With the series of recent and coming hurricanes, we had all heard in the news about the medical challenges faced by the victims and the difficulty of rescuing everyone. We discussed how thousands of Houstonites discouraged from evacuating ended up needing medical assistance or rescue. We were shocked to find that large portions of the post-disaster emergency dispatch system were manually allocated, leading to inefficient use of vehicles and medical resources. We realized that by combining human judgement with immense computational power, we could not only more efficiently use constrained medical and rescue resources, but also lives.
What it does
On Our Way works with emergency services and dispatchers to decide how to optimally allocate medical resources. We use a Lyft Line-style algorithm to pick up everyone as quickly as possible, or even deliver medicine where needed, considering the limited capacity and availability of the vehicles used, as well as the severity of the medical conditions and the consequences of taking more time.
As part of the service, we designed an app for the dispatchers to enter the necessary and standard information, letting them specify medical situations based on standard dispatch codes, each with custom urgencies. We have a web interface for the dispatchers to easily communicate with the victims via text. We also provide a visualization of current routes, a map of users, and allow custom severities and one-click shortcuts for both safe or extremely dire situations.
We also designed an automatic interface to gather information from users willing to communicate with an automated service via text to allow us to reduce strain on the dispatch system and to tell victims when to expect their rescue or medicine and the details of the rescue.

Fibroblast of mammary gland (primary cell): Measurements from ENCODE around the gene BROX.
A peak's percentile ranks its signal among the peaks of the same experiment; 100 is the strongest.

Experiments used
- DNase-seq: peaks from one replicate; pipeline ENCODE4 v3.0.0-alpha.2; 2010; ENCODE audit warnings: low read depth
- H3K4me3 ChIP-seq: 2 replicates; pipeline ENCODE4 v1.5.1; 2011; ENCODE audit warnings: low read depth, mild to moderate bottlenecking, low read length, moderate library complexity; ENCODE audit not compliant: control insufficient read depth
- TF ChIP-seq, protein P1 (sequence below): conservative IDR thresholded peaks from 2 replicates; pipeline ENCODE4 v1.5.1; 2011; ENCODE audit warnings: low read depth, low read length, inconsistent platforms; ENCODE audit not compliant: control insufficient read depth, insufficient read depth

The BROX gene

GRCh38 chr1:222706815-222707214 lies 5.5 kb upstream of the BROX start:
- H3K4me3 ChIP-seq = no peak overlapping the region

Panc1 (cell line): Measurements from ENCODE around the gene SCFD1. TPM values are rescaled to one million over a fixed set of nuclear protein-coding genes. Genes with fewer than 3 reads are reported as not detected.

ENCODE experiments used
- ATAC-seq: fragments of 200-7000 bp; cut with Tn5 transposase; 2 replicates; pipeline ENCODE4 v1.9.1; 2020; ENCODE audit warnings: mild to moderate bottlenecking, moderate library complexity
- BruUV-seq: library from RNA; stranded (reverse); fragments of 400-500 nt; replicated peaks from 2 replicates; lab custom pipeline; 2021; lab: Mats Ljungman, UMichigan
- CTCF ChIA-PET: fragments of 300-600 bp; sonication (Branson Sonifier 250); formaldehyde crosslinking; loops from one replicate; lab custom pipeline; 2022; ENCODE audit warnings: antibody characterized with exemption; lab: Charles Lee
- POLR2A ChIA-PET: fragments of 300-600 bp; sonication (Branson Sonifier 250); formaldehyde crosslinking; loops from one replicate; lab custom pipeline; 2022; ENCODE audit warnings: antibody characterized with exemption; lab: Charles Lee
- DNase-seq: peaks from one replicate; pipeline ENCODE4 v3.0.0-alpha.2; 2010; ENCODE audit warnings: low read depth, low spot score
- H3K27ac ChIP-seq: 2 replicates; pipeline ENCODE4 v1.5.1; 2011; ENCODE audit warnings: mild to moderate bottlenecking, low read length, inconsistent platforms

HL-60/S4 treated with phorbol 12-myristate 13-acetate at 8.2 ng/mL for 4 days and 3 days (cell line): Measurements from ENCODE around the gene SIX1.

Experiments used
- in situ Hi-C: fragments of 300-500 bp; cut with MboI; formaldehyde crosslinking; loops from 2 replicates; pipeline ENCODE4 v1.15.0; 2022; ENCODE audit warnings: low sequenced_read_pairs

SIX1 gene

How we built it
Although Google's Operations Research Tools were originally developed in order for businesses to make complex systems to deliver goods with various unique limitations, we realized the problem of emergency relief allocation is subject to many of the same constraints. We used the tools to plan the routes with factors from medical severity, distance, time to stop at a house, along with vehicle capacity, speed, and count.
We researched different existing kinds of medical emergencies. Our back-end web-server was developed in python's Flask and our front end was developed with AngularJS, interfacing with Google Maps. Our phone communications are managed through Twilio.
Challenges we ran into
Since Google's Operations Research tools is a complicated tool primarily focused on research and business supply chains, there were few resources available about it online.
One major issue was determining how to describe the severity of medical emergency and finding a standard system for urgencies, while still allowing easy custom tools. We found a number of existing medical code standards and guidelines after talking with experts.
One other issue was setting up our software to work with multiple drop off points with their own unique properties, which required us to become deeply familiar with the Operations Research API.
Accomplishments that we're proud of
We all found a way to apply our interests and learn new skills and the way in which all of our work came together in the end was extremely rewarding to see.
What we learned
We discovered the massive complexity in accounting for transportation and routing problems, and realized the complexity of the ethical issues faced by dispatchers and emergency resource providers.
What's next for OnOurWay
We want to build this out further and put this to use in saving lives.